Does it sometimes feel as if you’re paying your language service providers (LSPs) way too much for localization projects? There’s a chance you are. But how? And why? Here are five of the most common costly mistakes companies make and how you can avoid them.
A messy system means messy translations. Your localization processes, assets and lexical resources need to have a home base, and a clean one at that. Lack of centralization and standards will invariably lead to quality issues, delayed time to market, brand erosion and higher costs. To avoid these issues, your organization needs standardized processes, tools, technologies and translation memories. In other words, you need to start an integration plan. Make sure you have a language service provider that provides a management system with robust business intelligence which centralizes all your localization resources. Otherwise, you’re guaranteeing a localization jungle gym.
Creating content using different applications in conjunction with the diverse writing styles of your authors, always leads to cumbersome processes for both you and your LSP. This impacts you directly, by generating terminology inconsistencies, poor quality and higher costs. Instead of spending your time and money on preparation, look for authoring memory software. These allow authors the access to existing company content, so you can reuse and improve the quality and consistency of your global content at the source, significantly reducing your localization costs.
When developing a software product, one of the last thoughts in your mind may be to devise an internationalization strategy for its localization. Failing to do so may mean that your product won’t support double-byte and bi-directional languages and their specific locales. Be sure to seek internationalization advice from your language service provider to ensure your program will actually execute properly once it has been localized. The last thing you want is your product’s lack of support for decimal separators, units of measure, accentuated characters and operating systems postponing the time to market and increasing your costs.
When it comes to content management, a lot of time and money is spent on manual intervention. In order to streamline your workflows and lower your translation costs, request integration services from your language service provider. They should be able to provide you with connectors which help automate the workflows between your translation management systems and content systems. Integration will grant you direct control, management and tracking of all your localization projects.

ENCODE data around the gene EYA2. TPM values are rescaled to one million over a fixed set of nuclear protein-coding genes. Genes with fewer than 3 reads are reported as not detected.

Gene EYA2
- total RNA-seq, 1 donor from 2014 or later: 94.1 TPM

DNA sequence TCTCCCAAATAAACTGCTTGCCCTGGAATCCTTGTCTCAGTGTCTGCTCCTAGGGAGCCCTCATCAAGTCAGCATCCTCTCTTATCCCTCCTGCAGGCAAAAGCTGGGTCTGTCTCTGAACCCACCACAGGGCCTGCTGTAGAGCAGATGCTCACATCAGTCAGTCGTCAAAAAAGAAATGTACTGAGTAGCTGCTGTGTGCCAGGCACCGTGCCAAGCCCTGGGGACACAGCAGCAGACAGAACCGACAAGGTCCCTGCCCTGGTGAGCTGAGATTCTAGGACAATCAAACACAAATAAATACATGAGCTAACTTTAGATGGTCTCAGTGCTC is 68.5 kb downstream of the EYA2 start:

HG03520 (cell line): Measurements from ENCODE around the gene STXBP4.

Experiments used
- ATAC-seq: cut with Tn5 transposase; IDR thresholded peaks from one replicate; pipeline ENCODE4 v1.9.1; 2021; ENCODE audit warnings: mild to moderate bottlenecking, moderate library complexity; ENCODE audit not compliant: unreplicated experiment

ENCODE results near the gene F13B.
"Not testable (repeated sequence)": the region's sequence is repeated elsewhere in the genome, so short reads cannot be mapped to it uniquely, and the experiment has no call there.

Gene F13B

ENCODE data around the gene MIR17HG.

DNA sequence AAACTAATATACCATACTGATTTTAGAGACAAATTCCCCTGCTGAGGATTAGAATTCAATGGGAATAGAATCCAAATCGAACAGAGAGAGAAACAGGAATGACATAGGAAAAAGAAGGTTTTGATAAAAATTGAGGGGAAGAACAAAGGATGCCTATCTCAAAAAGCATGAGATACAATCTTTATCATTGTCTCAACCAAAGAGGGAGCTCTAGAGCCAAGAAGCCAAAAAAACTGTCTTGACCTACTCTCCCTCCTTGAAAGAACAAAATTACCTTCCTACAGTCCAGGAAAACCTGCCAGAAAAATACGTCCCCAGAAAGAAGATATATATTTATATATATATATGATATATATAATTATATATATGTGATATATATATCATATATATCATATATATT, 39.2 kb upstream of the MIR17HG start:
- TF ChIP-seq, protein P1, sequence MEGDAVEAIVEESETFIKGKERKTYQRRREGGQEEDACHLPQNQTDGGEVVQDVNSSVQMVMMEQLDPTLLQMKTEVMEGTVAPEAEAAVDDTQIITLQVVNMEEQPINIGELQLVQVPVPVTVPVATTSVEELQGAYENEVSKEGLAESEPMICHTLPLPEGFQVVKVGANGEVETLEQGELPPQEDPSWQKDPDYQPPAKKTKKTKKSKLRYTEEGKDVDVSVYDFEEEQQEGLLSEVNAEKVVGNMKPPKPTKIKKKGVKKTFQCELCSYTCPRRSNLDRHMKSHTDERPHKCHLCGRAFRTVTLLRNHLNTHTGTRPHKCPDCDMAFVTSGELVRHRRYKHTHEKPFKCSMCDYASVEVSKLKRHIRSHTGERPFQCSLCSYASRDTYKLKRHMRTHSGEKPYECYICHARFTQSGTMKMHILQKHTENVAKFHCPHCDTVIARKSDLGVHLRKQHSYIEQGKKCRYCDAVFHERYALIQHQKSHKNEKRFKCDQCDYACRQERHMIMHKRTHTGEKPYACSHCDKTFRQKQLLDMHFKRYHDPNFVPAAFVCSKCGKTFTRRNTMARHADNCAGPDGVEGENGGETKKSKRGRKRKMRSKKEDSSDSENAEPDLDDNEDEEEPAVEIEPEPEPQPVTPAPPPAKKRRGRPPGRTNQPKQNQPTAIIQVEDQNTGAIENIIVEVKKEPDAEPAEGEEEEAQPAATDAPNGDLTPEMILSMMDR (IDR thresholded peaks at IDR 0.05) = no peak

Project managers working on large multilingual localization projects can spend as much as 20 percent of their time coordinating terminology and resolving queries from production centers. That figure alone could be significantly delaying your project turnaround and costing you revenue that otherwise could be employed to expand into new markets. In order to eliminate unnecessary terminology review cycles upfront, inquire about terminology assessments and training solutions from your language service provider. These will give you the needed control over your corporate terminology and branding, so you don’t have to keep paying for their validation.
Is your budget belt feeling a little looser? We hope so. Keep these five costly localization mistakes and how to avoid them in mind, and we promise you won’t be pinching quite as many translation pennies in the future. Your wallet can thank us later. For more money saving translation advice, take a peek at our complimentary white paper, Hidden costs in language translation.
Have any other money saving advice for localization? Everybody loves handouts, so feel free to share!
Need advice on an upcoming project? We’d be happy to help! Shoot us an email at GlobalContentSolutions@amplexor.com
Iñaki, a Language Program Architect at AMPLEXOR, has been working in the localization industry since 1993. With extensive experience in solutions development, linguistics and terminology management, he is a member of the Linguistic Management Team at AMPLEXOR. Having lectured at university prior to starting in localization, Iñaki holds a degree in linguistics and a Master of Arts in translation studies. When Iñaki is not busy working on language issues, his passion is rooted in photography.